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Young is a writer and former owner of Young and Thrifty and the main "twitter' behind Young and Thrifty's twitter account. She lives in Vancouver, BC and enjoys long walks on the beach, spending time with her anxious dog, and finding good deals. If you like what you read, consider signing up for email updates.


  1. Obsessive Compulsive Daniela on June 1, 2011 at 9:09 am

    Interesting, I would have thought you’d need to spend $50 before taxes to get their bonus points.

  2. Steve Zussino on June 1, 2011 at 8:32 am

    Great job!

    SDM Optimum points are great.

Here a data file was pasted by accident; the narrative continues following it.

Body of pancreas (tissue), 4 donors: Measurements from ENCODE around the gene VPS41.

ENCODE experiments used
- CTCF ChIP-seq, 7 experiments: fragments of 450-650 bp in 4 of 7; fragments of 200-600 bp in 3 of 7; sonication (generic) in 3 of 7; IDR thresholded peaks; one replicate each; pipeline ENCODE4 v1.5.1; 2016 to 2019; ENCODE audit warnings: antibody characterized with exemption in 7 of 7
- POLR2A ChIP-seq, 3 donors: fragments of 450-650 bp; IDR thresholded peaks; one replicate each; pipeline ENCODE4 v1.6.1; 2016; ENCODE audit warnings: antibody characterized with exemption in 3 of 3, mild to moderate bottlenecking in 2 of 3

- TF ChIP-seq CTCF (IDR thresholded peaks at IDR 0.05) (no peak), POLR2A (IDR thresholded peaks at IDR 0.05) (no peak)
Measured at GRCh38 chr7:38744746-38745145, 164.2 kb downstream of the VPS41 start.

Another idea is to use a mail-in rebate these days (20x points) since you will get your money back.

  3. Steve Zussino - Canadian Coupons on June 1, 2011 at 9:36 am

    Usually need to spend over $50 before coupons to get the bonus.

    It depends on the store and cashier.

  4. chipsforsupper on June 1, 2011 at 10:27 am

    I don’t shop at SDM because I always thought that they were more expensive. In general, how do their prices compare to places like Superstore and Walmart?

  5. The Passive Income Earner on June 1, 2011 at 12:51 pm

    Well done! Would you consider yourself a professional shoppers 🙂

    Now, did you actually save money if you compare with the other stores (Super Store and such)? I am just curious. My wife will usually compare against all the stores – to the point that she knows who sells what the cheapest and I get an earful when I stray 🙂

  6. young on June 1, 2011 at 1:15 pm